Iqaluit project eyes link between tummy troubles-climate change
"We’re expecting to see an increase in contaminated drinking water"
Climate change, which affects food security, may also lead to an increase in stomach illnesses among Inuit.
That’s according to the “Indigenous Health Adaptation to Climate Change” project.
This project sent researchers in to Iqaluit to conduct 20-minute interviews with Inuit in Iqaluit about what they eat, whether they hunt, and whether they have stomach problems, such as vomiting or diarrhea, which are among symptoms of acute gastrointestinal illness.
To reach more people, interviewers have gone door-to-door to about 500 homes in Iqaluit.
And they also held a char and bannock feast at the Anglican Parish Hall on March 21.
Bacteria, parasites and viruses carried by contaminated water or by person-to-person contact can cause stomach illness, said Sherilee Harper, a lead researcher on the project.
Although the risk factors vary, the research team has identified some specific risk factors in Iqaluit.
While Harper did not offer any specific details about what these are, high rates of stomach illness are found in aboriginal communities in general, and in particularly Inuit communities, she said.
The incentive to start the study in Nunavut was based on interest from “government stakeholders in Iqaluit,” past research from Nunatsiavut, and high rates of stomach illness in the Arctic, she said.
As for what kinds of stomach illness could affect people in Iqaluit, previous studies have shown seven in ten Nunavummiut are infected with Helicobacter pylori bacterium, a bacterium that lives in the lining of the stomach and is associated with low level inflammation.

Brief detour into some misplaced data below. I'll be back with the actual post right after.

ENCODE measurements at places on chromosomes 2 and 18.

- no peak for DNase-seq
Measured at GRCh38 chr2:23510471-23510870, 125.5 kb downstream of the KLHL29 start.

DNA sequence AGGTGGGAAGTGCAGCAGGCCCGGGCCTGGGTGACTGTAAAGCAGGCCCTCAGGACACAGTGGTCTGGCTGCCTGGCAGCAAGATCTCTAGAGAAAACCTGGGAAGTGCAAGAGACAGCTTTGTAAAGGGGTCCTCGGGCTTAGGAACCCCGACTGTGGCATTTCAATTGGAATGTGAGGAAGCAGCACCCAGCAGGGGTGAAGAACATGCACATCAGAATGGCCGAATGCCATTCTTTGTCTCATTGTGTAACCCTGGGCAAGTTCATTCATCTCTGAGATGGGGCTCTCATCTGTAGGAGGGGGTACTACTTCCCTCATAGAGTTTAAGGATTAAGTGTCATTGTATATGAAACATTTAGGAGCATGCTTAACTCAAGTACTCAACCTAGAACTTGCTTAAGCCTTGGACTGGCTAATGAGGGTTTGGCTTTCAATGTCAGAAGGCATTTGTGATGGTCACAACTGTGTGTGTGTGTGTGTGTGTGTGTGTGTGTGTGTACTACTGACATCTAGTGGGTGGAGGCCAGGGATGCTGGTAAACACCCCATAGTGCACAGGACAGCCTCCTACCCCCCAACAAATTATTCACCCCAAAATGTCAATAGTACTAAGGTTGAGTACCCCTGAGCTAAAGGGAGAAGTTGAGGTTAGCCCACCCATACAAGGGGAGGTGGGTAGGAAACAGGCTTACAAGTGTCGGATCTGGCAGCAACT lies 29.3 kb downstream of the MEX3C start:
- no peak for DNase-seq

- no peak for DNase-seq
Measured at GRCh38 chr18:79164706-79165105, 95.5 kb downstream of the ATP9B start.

Spread person‐to‐person through close contact, it’s often found in developing countries and in places with overcrowded housing.
More than one third of men and women tested positive for H. pylori, as did nearly half the children surveyed by the 2007 Nunavut Inuit health survey.
The infection, which usually produces no symptoms, can cause stomach pain and lead to ulcers.
“In rare cases, it can cause stomach cancer,” the adult report on the Nunavut Inuit health survey said, although the World Health Organization ranks H. Pylori is a “Class I human carcinogen.”
The link between stomach illness and climate change is connected to shrinking sea ice and the amount of rain or snow that falls.
That’s because some stomach illnesses are water-borne and people get them through contaminated water.
“After a period of heavy rainfall or rapid snow melt, sometimes things get washed into water sources…and with climate change they’re predicting that more of these weather events are going to happen,” Harper said.
“We’re expecting to see an increase in contaminated drinking water [worldwide],” she said.
The project aims to see the results of its research impact government programs.
“We’re in the process of working with Iqaluit Public Health, the Nunavut Research Institute and the Government of Nunavut health department,” Harper said. “We’ve tried to involve them as much as we can so I hope it’s useful.”
So far they’ve amassed “a lot of good quality data” on stomach illness and food security in Iqlaluit.
Another round of surveys is planned for May, and the results will then be shared with people in Iqaluit this coming June.
“The reason we’re doing it twice is so we can look at seasonality,” Harper said.